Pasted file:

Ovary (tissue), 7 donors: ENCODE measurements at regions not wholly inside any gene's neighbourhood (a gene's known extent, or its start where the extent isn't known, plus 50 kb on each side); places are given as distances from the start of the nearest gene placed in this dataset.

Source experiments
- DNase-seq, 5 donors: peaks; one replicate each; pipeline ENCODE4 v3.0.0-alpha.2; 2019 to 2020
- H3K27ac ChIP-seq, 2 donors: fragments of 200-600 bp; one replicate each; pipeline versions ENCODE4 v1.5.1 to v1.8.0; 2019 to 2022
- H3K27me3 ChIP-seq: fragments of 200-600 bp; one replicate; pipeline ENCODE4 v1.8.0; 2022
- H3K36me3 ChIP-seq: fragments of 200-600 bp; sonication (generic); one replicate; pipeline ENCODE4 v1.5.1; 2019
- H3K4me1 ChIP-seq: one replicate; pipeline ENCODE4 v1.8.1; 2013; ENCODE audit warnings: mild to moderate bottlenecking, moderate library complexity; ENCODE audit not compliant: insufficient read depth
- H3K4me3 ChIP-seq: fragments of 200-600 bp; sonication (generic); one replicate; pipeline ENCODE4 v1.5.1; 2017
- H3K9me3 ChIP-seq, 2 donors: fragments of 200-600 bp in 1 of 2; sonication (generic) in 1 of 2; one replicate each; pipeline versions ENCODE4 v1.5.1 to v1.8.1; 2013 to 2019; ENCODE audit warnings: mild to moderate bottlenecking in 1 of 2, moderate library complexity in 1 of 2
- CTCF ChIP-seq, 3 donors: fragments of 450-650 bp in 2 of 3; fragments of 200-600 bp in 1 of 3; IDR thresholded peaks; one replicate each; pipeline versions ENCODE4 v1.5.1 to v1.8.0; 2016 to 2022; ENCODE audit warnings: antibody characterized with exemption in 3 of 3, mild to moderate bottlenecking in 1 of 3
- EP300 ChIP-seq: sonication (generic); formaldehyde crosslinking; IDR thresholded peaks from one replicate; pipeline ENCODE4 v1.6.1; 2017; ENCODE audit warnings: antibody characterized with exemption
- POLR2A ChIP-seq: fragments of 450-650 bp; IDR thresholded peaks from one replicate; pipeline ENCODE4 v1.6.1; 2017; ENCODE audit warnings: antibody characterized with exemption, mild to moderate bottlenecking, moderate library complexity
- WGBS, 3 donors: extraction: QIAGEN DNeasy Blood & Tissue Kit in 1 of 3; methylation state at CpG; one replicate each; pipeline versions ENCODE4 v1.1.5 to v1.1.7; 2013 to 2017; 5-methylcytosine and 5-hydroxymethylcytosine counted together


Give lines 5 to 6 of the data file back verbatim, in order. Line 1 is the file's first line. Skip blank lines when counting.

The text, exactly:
- H3K27me3 ChIP-seq: fragments of 200-600 bp; one replicate; pipeline ENCODE4 v1.8.0; 2022
- H3K36me3 ChIP-seq: fragments of 200-600 bp; sonication (generic); one replicate; pipeline ENCODE4 v1.5.1; 2019